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Pastor protests BBC racism allegations

July 2021 | by John Tredgett

A pastor of a Welsh Baptist church staged a four-day protest against the BBC in April. Revd Peter Cho of Tabernacle Baptist Church in Newbridge, Caerphilly, took issue with a BBC television programme which, he felt, unjustly stereotyped Christians as racist.

The broadcast in question was an episode of Panorama (the BBC’s current affairs documentary series) entitled Is the church racist? It featured testimonies from several individuals claiming to have experienced racism within the Church of England.

Revd Cho – South Korean by birth – took offence at what he perceived to be a one-sided, indiscriminate documentary which implied racism was part-and-parcel of church life across the UK. He told ETthat the programme also ‘over-emphasised the negative experiences of members of minority ethnic groups’.

After lodging a formal complaint with the BBC, Revd Cho felt compelled to express his grievances in a more direct manner.

He had a large sign imprinted with the words, ‘BBC must apologise to churches and Christians after Panorama misrepresents all of us as racist’, before catching a train from South Wales to Central London.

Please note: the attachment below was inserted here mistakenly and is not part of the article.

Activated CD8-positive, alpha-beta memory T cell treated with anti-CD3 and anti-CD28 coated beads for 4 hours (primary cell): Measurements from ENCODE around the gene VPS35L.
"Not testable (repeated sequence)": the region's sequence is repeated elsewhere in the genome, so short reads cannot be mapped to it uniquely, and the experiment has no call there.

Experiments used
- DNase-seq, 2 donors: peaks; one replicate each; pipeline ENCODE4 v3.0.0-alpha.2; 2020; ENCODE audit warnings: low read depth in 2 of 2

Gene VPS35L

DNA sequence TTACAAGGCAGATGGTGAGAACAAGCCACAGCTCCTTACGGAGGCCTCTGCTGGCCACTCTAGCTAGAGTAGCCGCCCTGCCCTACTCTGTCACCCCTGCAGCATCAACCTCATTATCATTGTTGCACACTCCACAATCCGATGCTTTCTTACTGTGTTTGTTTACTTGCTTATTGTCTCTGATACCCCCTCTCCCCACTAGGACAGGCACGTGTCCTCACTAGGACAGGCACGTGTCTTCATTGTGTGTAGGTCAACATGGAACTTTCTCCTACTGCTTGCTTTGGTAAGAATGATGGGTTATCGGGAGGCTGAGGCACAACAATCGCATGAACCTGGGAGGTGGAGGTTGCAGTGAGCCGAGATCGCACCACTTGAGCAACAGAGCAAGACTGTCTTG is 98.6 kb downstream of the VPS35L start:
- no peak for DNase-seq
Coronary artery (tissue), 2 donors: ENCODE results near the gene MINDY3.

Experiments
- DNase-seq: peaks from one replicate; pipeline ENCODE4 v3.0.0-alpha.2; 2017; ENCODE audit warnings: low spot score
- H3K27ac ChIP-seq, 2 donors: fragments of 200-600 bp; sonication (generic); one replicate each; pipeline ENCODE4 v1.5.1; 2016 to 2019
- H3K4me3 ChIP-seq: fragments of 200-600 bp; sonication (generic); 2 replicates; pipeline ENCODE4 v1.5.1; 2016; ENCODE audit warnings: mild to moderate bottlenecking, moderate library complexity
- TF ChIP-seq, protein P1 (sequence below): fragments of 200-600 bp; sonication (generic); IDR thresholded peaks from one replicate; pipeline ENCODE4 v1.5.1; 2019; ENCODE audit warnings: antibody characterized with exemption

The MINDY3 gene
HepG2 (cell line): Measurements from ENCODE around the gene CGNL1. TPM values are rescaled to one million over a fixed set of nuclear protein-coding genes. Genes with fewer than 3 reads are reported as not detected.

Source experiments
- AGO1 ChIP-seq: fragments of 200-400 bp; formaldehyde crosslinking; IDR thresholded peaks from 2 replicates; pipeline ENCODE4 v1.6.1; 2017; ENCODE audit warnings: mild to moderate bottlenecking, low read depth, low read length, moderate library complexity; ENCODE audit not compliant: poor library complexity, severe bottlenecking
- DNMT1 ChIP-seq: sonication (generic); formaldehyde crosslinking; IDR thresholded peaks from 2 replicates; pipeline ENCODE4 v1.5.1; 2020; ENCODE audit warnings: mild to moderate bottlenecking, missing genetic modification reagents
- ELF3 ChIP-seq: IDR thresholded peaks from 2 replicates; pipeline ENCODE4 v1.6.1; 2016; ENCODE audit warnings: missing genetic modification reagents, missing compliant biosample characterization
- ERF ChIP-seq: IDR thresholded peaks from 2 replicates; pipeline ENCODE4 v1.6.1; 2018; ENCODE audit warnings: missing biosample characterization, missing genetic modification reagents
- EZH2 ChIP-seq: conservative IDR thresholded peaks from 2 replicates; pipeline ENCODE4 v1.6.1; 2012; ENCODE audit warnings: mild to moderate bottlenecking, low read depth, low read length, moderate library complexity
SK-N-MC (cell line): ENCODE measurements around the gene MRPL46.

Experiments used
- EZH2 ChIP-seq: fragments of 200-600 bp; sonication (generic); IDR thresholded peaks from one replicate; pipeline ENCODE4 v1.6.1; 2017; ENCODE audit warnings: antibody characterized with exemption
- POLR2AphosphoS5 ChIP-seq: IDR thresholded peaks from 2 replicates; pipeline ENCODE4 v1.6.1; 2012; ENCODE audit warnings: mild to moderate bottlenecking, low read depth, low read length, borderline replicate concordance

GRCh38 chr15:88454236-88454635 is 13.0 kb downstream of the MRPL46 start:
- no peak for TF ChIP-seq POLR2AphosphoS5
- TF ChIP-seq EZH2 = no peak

Overnight accommodation had been arranged with a Korean pastor in London known to Revd Cho. During the next four days, Peter displayed his sign peacefully outside BBC Broadcasting House.

Reactions were mixed. ‘As soon as I began my protest,’ Peter recalls, ‘one passerby became angry and claimed that I was wasting my time – that the Panorama episode was right, and that Christians were indeed racist.’

‘A security guard also came over and asked who I was and why I was there. Upon learning how far I’d travelled and the nature of my protest, he said: “You must really be serious about what you want to say here!” “Yes I am!” was my reply.’

Why did Peter feel so aggrieved by the documentary? ‘It was because the way the BBC portrayed Christians was a groundless denial of a fundamental characteristic of all believers – love for one’s neighbour, irrespective of race.

‘To be clear, I wasn’t there to deny the culpable and tragic incidents of racism in the Church of England. We all need to tackle racism whenever and wherever we encounter it.

‘The point I wanted to make was that the BBC was wrong to stereotype the whole church and all Christians as racist on the flimsy basis of a few incidents within the Church of England.’

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